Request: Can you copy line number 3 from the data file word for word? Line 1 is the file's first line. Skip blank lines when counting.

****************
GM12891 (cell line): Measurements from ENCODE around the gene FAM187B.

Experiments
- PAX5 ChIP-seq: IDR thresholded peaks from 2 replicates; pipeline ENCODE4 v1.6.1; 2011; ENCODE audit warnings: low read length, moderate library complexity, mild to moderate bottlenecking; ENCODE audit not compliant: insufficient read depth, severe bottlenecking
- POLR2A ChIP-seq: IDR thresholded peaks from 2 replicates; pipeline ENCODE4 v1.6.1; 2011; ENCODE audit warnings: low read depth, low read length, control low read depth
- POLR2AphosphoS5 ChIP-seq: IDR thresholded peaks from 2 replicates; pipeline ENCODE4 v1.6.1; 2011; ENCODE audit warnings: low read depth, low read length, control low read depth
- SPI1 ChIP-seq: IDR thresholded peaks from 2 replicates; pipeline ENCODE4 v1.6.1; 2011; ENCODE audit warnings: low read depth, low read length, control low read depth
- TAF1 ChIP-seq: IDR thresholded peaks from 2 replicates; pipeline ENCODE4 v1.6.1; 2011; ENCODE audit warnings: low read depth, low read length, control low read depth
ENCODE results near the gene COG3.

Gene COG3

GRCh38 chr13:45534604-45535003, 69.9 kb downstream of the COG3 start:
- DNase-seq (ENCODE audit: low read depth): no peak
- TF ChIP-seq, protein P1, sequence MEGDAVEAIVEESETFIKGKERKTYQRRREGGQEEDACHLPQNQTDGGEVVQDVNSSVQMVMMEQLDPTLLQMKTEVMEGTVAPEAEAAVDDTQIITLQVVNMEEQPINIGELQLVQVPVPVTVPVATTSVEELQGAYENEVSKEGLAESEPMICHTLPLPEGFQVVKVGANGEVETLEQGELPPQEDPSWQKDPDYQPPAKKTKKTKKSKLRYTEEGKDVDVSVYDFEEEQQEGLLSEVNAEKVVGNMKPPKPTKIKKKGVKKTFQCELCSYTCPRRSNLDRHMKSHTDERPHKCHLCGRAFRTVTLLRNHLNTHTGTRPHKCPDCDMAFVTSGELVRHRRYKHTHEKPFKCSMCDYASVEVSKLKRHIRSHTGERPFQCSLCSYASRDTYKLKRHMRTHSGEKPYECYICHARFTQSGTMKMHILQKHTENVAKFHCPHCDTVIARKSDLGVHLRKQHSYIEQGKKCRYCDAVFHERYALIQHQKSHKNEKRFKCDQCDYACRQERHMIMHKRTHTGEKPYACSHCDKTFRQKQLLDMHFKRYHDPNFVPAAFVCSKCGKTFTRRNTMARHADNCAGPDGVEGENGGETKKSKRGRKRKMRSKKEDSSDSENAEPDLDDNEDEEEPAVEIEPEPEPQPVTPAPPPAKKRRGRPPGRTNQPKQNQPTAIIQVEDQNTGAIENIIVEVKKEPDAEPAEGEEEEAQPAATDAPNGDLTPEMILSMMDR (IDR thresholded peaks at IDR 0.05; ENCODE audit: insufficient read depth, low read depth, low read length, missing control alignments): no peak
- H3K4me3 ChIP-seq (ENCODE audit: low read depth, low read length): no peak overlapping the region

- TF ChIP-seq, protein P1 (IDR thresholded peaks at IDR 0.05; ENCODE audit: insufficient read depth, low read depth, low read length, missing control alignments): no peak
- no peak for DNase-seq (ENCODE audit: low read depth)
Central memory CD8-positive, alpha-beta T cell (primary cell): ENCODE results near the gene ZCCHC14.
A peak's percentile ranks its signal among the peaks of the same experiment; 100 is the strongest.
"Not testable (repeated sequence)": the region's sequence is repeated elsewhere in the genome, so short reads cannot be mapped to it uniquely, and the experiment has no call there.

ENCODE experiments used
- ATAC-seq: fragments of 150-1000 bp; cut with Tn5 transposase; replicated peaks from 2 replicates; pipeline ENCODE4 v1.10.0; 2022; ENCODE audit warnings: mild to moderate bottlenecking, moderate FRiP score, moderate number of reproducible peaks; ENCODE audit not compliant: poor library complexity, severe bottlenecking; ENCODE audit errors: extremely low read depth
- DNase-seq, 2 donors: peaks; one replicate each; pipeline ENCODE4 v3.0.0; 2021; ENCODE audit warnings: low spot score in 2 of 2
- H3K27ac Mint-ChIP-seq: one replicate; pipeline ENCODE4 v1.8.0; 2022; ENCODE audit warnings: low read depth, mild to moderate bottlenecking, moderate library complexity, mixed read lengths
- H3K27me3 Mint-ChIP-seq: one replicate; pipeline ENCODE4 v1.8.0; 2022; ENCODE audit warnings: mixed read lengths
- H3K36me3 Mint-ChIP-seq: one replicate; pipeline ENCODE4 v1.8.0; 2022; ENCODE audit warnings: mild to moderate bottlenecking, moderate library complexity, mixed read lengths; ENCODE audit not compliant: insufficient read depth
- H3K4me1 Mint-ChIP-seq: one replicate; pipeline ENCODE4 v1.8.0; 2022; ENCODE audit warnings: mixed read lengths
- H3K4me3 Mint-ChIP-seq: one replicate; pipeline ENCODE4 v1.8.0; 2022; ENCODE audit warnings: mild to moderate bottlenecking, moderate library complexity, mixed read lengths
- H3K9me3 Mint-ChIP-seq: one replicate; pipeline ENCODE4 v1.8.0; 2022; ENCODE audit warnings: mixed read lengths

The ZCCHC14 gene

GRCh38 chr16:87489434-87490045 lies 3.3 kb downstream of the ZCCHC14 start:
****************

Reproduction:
- PAX5 ChIP-seq: IDR thresholded peaks from 2 replicates; pipeline ENCODE4 v1.6.1; 2011; ENCODE audit warnings: low read length, moderate library complexity, mild to moderate bottlenecking; ENCODE audit not compliant: insufficient read depth, severe bottlenecking